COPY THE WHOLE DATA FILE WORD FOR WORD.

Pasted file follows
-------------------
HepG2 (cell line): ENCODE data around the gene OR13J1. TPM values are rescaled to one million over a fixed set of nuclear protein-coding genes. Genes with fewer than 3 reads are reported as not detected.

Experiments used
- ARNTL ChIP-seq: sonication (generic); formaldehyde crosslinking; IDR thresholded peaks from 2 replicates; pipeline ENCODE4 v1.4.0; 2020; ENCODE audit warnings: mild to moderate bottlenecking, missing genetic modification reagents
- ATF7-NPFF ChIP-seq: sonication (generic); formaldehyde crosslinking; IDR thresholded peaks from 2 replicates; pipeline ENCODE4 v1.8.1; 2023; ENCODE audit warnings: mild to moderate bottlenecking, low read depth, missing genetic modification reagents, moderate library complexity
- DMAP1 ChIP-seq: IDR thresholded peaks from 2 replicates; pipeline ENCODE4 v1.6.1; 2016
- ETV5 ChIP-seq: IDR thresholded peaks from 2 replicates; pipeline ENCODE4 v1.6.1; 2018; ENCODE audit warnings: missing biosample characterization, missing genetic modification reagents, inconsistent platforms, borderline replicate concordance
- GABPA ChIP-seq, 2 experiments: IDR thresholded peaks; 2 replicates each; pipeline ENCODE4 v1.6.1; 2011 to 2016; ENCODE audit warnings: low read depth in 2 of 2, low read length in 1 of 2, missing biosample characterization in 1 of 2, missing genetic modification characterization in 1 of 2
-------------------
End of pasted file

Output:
HepG2 (cell line): ENCODE data around the gene OR13J1. TPM values are rescaled to one million over a fixed set of nuclear protein-coding genes. Genes with fewer than 3 reads are reported as not detected.

Experiments used
- ARNTL ChIP-seq: sonication (generic); formaldehyde crosslinking; IDR thresholded peaks from 2 replicates; pipeline ENCODE4 v1.4.0; 2020; ENCODE audit warnings: mild to moderate bottlenecking, missing genetic modification reagents
- ATF7-NPFF ChIP-seq: sonication (generic); formaldehyde crosslinking; IDR thresholded peaks from 2 replicates; pipeline ENCODE4 v1.8.1; 2023; ENCODE audit warnings: mild to moderate bottlenecking, low read depth, missing genetic modification reagents, moderate library complexity
- DMAP1 ChIP-seq: IDR thresholded peaks from 2 replicates; pipeline ENCODE4 v1.6.1; 2016
- ETV5 ChIP-seq: IDR thresholded peaks from 2 replicates; pipeline ENCODE4 v1.6.1; 2018; ENCODE audit warnings: missing biosample characterization, missing genetic modification reagents, inconsistent platforms, borderline replicate concordance
- GABPA ChIP-seq, 2 experiments: IDR thresholded peaks; 2 replicates each; pipeline ENCODE4 v1.6.1; 2011 to 2016; ENCODE audit warnings: low read depth in 2 of 2, low read length in 1 of 2, missing biosample characterization in 1 of 2, missing genetic modification characterization in 1 of 2